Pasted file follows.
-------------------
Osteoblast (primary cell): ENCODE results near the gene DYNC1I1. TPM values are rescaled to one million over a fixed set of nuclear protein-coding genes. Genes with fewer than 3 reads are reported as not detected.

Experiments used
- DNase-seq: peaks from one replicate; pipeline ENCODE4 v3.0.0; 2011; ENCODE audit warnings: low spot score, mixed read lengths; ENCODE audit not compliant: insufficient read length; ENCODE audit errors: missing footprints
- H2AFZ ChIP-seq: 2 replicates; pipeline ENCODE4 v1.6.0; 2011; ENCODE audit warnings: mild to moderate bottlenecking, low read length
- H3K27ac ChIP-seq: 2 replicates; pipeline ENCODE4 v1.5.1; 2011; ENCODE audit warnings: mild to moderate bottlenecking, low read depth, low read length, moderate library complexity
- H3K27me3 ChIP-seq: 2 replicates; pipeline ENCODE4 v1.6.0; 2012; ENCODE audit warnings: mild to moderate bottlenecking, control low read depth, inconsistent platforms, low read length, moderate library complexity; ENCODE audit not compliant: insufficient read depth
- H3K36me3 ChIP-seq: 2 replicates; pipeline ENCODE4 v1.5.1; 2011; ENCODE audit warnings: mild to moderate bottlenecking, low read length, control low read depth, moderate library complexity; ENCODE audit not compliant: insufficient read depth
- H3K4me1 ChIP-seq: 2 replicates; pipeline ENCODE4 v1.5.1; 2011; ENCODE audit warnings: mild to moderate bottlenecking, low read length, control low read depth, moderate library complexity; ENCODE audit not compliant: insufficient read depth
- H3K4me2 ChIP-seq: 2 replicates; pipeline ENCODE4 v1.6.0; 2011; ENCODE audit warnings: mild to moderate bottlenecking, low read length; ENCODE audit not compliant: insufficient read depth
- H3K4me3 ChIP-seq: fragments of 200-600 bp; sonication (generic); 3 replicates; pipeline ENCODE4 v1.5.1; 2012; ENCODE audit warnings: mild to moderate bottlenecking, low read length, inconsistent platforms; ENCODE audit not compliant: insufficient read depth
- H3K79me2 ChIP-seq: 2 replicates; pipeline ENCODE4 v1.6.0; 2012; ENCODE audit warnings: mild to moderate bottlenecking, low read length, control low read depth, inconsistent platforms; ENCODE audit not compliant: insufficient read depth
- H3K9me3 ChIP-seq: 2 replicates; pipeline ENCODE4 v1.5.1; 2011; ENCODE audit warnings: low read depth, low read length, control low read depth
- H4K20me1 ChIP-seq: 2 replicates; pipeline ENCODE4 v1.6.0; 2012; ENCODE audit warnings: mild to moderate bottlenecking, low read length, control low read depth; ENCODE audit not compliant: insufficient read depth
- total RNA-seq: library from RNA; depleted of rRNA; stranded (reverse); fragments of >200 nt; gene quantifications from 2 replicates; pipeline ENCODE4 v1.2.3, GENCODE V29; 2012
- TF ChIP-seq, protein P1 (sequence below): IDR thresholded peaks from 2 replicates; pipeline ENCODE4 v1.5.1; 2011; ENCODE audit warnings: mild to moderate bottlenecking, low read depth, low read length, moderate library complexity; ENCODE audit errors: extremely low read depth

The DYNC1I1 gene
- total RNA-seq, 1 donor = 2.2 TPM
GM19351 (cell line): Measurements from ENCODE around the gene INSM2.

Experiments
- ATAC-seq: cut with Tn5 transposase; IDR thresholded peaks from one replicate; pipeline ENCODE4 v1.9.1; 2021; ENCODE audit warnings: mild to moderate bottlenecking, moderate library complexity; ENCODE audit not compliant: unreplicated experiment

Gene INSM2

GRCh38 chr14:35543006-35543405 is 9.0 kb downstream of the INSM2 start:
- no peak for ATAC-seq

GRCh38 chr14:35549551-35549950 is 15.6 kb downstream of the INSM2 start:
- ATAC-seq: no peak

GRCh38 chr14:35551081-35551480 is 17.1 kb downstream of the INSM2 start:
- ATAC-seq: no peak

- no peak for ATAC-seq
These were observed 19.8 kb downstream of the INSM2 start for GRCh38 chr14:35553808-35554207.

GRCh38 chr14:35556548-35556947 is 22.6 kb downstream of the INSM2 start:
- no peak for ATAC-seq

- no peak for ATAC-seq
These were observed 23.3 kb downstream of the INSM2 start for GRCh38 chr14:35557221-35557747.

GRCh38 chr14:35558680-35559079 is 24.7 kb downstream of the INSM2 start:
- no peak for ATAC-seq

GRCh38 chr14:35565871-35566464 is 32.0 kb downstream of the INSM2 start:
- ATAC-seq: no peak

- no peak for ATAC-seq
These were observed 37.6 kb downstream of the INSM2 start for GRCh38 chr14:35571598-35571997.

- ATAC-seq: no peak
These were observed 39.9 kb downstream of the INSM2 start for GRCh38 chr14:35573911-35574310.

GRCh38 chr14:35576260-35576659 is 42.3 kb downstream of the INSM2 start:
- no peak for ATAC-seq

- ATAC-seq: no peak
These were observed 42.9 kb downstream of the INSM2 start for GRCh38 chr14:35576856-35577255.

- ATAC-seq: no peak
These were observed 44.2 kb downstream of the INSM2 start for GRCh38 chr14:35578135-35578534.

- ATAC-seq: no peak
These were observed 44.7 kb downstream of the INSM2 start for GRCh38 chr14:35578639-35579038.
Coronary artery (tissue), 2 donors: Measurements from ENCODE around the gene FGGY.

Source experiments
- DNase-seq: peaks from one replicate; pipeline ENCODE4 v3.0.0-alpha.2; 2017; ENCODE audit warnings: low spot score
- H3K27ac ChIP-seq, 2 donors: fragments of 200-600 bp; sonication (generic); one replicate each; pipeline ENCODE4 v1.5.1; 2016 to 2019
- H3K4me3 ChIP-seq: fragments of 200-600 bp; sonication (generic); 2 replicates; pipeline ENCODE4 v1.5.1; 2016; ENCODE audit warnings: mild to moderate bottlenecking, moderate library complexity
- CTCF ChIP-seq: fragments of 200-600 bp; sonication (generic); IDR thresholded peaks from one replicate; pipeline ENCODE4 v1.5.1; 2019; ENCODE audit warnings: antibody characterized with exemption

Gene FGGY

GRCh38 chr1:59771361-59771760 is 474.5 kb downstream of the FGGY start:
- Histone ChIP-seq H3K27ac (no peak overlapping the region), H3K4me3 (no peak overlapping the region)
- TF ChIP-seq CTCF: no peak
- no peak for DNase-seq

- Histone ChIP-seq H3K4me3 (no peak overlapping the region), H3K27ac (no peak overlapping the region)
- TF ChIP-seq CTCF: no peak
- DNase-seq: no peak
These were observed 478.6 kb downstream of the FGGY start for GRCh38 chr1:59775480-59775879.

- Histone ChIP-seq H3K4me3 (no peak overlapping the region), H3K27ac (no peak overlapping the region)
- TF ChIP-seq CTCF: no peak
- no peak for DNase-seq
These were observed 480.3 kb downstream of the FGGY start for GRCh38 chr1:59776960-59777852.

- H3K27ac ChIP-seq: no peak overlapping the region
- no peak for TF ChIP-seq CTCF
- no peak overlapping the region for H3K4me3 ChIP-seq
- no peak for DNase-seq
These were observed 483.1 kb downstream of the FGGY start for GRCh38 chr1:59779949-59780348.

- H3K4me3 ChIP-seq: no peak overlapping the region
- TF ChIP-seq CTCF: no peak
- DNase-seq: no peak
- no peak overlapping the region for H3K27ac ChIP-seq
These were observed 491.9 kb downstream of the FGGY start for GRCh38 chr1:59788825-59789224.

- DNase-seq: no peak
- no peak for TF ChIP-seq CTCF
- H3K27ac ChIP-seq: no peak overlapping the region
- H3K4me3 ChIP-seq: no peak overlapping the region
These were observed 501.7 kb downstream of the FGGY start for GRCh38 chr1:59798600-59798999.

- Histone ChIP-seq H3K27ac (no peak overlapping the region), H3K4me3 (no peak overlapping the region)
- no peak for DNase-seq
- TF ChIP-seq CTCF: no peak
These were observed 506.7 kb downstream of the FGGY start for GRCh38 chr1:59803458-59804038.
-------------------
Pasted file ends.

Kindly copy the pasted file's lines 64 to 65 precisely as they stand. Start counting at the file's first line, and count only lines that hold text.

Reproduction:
These were observed 478.6 kb downstream of the FGGY start for GRCh38 chr1:59775480-59775879.

- Histone ChIP-seq H3K4me3 (no peak overlapping the region), H3K27ac (no peak overlapping the region)